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Avian Influenza Enters Central Europe
H5N1 detected in Austria, Hungary, Italy, Greece, Germany
Alexander Krabbe (AlexKrabbe)     Print Article 
Published 2006-02-16 15:01 (KST)   
Effective Feb. 15, it is obligatory for every poultry farmer in the German federal state of Mecklenburg-Western Pomerania to confine laying hens to their cages. Four dead swans were found on Germany's largest island, Rügen, before the law introduced by Minister for Agricultural Affairs Till Backhaus (SPD) was passed by the state's parliament.

The federal government of Germany earlier enacted a law that prohibits free-range poultry farming that comes into force this Friday.

Two of the swans found tested positive for the highly pathogenic influenza subtype H5N1, which can be transmitted from poultry to humans. This has been seen across Asia and recently even in the European part of Turkey. A restricted zone of three to 10 kilometers radius was established, centered on the habitats of the dead birds.

More than a hundred additional dead swans have been detected all over Rügen since Backhaus appealed to the citizens of Mecklenburg-Western Pomerania to report all findings of dead poultry to the responsible authorities. Until now it was not clear how many of those reported have actually been infected by the bird flu virus. Every year hundred of swans die, owing to exhaustion after migrating from their winter retreat in southern countries. All dead swans will be examined in the coming days.

H5N1 has also been identified in dead swans in Hungary, Italy, Greece, and, according to the latest reports, in Austria's Steiermark. Meanwhile, Denmark, Sweden, and Switzerland have also ordered their farmers to keep all poultry in cages.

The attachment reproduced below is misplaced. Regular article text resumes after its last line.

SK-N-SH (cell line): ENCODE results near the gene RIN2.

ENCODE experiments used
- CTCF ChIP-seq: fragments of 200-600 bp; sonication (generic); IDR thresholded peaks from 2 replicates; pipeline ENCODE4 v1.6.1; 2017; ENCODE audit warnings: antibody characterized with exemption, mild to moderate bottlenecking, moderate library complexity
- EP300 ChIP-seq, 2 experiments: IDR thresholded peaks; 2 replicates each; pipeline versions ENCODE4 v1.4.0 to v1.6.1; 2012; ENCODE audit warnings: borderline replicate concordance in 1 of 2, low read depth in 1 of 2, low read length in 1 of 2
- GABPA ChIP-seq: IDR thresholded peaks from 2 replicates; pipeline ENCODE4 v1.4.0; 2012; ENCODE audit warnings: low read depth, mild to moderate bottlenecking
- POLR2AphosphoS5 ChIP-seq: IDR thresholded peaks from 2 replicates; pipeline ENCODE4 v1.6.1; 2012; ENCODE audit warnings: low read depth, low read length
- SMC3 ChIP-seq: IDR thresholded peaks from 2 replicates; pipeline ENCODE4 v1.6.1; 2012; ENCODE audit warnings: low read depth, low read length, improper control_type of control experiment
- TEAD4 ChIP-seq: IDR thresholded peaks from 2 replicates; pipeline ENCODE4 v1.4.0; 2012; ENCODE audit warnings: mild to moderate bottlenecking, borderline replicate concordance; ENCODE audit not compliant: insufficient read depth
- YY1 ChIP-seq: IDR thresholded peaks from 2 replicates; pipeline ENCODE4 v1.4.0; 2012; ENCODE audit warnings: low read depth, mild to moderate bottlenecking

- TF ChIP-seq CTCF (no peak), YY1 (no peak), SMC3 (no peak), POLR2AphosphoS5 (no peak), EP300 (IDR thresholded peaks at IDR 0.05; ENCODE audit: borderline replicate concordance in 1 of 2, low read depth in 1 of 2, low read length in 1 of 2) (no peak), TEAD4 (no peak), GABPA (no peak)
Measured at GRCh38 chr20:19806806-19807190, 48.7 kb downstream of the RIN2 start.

No Infections of Humans Confirmed Yet

In Greece two elderly citizens were hospitalized after showing symptoms of influenza. Both had had direct skin contact with dead hens. No further suspect cases have been reported.

From the experience with H5N1 in Asia and Turkey scientists estimate the probability of survival of humans infected with the virus at 50 percent. Therapy using so-called "neuraminidase inhibitors," which slow down the multiplication of viruses in general, has only been shown to accelerate recovery but not to avoid deaths, as clinical observation of H5N1-infected persons has revealed.

Humans still are only vulnerable to the virus if there has been a previous intensive contact with infected poultry, as the German center for infectious diseases (Robert Koch-Institute) states in its press release.

According to the institute, a reappraisal of the virus's pathogenic character will be necessary only if it become transmissible between humans. Thus a pandemic is not necessarily imminent.

A vaccine effective against a mutated version of H5N1, however, will have to be developed as needed in response to an outbreak. In the meantime, research laboratories like the Centers for Disease Control in Atlanta, Georgia, in the U.S., are investigating the arbitrary crossing of H5N1 with common human pathogen influenza types in order to develop effective vaccines. There has not yet been a report of a successful crossing.

Given the fact that one virus-infected cell in animals or humans produces about 100,000 further viruses, of which 10 percent show signs of mutation, nobody can rule out the possibility of a more aggressive virus forming sooner or later. In addition, a dramatic human-to-human transmission could occur if large gene sequences were to be added to H5N1, for example, in a genetic exchange with human influenza virus H2N3.

The Robert Koch Institute as well as the World Health Organization consequently assesses the risk of a pandemic to be "significantly higher than during the last decades."

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©2006 OhmyNews
Other articles by reporter Alexander Krabbe

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